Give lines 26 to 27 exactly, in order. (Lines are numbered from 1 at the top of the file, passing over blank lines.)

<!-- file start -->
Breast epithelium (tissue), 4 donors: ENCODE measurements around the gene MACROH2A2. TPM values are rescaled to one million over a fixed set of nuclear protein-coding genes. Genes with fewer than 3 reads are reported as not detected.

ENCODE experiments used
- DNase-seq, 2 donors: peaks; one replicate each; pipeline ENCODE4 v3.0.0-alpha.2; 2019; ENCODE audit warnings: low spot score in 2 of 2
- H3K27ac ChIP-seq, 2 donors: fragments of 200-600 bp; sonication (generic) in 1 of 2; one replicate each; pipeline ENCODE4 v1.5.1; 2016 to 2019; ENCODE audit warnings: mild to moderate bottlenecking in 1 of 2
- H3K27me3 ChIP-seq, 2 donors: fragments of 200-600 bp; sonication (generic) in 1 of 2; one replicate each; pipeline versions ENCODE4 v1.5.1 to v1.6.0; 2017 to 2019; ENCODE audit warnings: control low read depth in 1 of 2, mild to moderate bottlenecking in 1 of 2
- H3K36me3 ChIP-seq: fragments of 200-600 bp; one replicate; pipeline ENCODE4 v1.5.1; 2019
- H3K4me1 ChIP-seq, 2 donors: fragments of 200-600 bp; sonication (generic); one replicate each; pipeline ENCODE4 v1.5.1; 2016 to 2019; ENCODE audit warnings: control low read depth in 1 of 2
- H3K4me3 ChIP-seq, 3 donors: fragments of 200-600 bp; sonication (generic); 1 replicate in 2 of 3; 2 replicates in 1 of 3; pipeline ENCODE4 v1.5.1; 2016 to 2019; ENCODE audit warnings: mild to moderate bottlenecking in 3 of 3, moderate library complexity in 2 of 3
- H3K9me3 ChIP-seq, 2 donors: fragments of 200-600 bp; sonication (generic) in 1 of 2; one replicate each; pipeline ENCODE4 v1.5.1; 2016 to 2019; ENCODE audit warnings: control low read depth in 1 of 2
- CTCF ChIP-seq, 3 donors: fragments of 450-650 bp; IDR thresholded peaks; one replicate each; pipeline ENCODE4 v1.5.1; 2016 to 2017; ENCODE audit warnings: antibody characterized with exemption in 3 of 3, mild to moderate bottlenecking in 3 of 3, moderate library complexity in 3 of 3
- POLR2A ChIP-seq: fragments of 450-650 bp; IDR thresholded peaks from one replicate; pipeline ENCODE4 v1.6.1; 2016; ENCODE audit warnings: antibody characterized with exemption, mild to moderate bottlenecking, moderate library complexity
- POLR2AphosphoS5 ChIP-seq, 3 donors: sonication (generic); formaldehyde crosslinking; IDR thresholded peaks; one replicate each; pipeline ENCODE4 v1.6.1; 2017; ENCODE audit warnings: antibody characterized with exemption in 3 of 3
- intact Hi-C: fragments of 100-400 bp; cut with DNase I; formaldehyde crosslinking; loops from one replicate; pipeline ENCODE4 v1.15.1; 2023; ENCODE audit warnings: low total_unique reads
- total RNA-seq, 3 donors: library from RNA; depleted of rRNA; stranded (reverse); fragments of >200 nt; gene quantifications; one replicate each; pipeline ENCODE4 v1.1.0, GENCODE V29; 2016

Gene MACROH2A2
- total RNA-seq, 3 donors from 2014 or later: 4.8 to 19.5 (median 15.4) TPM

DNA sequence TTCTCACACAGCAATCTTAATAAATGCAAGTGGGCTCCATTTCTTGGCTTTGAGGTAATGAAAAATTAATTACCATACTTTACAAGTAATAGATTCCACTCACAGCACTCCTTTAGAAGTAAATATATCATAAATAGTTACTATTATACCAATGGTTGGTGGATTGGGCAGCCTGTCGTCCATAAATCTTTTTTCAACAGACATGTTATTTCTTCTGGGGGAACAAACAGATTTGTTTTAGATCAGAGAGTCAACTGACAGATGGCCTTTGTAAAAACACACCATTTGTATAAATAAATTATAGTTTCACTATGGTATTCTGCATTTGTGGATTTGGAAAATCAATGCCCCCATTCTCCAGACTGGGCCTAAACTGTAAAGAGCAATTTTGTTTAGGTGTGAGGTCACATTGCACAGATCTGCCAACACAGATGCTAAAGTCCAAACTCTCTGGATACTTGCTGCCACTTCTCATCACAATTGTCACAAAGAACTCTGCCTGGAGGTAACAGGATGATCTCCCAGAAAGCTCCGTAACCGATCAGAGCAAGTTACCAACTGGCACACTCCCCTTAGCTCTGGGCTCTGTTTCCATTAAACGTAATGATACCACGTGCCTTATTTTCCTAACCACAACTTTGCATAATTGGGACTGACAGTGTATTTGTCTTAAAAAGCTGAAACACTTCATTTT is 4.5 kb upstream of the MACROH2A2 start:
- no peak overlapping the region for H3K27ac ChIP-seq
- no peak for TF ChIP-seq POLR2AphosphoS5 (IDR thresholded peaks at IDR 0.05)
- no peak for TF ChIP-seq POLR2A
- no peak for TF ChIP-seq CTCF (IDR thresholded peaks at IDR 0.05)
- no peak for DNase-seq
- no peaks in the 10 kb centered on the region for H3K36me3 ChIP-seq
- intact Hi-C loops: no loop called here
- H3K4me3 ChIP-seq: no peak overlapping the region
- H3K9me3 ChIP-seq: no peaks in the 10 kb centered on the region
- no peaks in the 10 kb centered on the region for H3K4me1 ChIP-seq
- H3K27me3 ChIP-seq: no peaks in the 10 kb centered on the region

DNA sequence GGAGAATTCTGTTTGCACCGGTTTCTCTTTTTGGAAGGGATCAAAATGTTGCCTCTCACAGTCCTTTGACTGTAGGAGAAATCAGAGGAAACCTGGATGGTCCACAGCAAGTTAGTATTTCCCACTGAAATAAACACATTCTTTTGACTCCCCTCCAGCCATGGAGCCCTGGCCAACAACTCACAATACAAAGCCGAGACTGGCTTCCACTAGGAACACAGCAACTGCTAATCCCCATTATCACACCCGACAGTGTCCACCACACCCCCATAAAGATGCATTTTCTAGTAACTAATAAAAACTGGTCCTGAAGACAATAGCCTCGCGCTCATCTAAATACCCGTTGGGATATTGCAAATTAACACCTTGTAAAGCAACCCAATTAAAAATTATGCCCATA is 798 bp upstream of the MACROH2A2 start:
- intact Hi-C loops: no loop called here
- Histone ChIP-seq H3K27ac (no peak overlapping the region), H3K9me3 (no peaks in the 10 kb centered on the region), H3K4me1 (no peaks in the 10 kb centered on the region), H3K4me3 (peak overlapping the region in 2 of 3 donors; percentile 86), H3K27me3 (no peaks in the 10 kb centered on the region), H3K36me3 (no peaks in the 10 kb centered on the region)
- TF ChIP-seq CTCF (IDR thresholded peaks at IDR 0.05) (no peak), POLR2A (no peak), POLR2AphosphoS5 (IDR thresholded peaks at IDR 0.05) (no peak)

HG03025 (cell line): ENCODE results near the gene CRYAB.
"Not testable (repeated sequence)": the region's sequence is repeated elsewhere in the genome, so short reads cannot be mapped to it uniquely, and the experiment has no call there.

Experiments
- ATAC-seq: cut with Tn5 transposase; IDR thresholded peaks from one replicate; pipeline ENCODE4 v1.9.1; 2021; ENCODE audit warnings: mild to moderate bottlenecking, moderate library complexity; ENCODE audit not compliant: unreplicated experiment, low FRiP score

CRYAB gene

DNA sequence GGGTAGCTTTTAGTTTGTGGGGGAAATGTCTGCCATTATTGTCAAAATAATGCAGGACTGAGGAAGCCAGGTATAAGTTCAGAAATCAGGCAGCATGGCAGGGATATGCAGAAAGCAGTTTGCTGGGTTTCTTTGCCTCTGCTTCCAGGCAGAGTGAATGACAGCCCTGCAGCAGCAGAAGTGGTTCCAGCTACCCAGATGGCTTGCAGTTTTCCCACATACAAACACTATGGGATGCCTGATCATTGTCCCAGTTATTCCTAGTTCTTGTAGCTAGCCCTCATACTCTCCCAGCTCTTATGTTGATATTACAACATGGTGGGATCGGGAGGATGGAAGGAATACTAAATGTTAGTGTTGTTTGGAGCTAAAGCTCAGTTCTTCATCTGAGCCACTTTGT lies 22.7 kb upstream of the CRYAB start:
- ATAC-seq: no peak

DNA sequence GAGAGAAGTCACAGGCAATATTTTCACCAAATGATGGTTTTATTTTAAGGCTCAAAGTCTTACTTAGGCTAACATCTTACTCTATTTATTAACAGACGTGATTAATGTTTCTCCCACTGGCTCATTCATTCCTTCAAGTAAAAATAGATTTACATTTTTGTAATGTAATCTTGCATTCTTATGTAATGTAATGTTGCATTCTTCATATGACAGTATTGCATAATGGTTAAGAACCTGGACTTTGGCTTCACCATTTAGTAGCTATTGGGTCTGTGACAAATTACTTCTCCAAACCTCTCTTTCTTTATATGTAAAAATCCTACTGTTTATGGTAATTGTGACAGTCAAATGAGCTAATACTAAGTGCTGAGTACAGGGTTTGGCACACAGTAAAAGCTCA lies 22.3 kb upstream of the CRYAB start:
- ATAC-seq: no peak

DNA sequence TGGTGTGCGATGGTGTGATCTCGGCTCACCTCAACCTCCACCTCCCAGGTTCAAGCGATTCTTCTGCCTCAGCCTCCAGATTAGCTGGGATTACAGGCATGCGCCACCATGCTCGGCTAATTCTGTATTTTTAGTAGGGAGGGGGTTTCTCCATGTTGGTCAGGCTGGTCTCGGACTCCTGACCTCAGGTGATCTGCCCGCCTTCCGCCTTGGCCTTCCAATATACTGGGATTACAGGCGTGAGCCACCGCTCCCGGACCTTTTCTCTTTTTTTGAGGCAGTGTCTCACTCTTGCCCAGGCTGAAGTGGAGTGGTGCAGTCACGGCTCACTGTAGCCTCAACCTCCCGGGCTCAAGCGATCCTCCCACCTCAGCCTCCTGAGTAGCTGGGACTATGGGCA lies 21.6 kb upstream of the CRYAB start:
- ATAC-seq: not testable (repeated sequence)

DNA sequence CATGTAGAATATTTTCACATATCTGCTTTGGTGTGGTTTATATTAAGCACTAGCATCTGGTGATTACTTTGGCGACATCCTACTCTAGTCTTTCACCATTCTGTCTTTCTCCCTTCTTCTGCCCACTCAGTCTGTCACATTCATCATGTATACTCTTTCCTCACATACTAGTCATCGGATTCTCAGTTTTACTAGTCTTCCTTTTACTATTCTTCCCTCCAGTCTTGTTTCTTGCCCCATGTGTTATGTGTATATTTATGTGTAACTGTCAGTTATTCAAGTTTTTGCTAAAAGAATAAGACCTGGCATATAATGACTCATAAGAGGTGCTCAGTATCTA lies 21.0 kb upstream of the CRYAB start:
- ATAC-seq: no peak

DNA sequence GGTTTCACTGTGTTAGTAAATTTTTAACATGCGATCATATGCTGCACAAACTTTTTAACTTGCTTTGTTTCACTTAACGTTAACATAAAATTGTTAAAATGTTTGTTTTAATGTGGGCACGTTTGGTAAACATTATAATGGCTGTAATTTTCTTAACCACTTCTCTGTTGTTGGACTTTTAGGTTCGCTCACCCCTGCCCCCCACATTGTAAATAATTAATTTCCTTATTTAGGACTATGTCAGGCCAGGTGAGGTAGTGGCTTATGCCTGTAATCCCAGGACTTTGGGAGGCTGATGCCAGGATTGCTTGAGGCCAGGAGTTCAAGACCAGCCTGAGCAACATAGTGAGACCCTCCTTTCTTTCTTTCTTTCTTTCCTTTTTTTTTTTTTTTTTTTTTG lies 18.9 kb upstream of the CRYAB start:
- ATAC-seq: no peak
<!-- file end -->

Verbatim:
- H3K9me3 ChIP-seq: no peaks in the 10 kb centered on the region
- no peaks in the 10 kb centered on the region for H3K4me1 ChIP-seq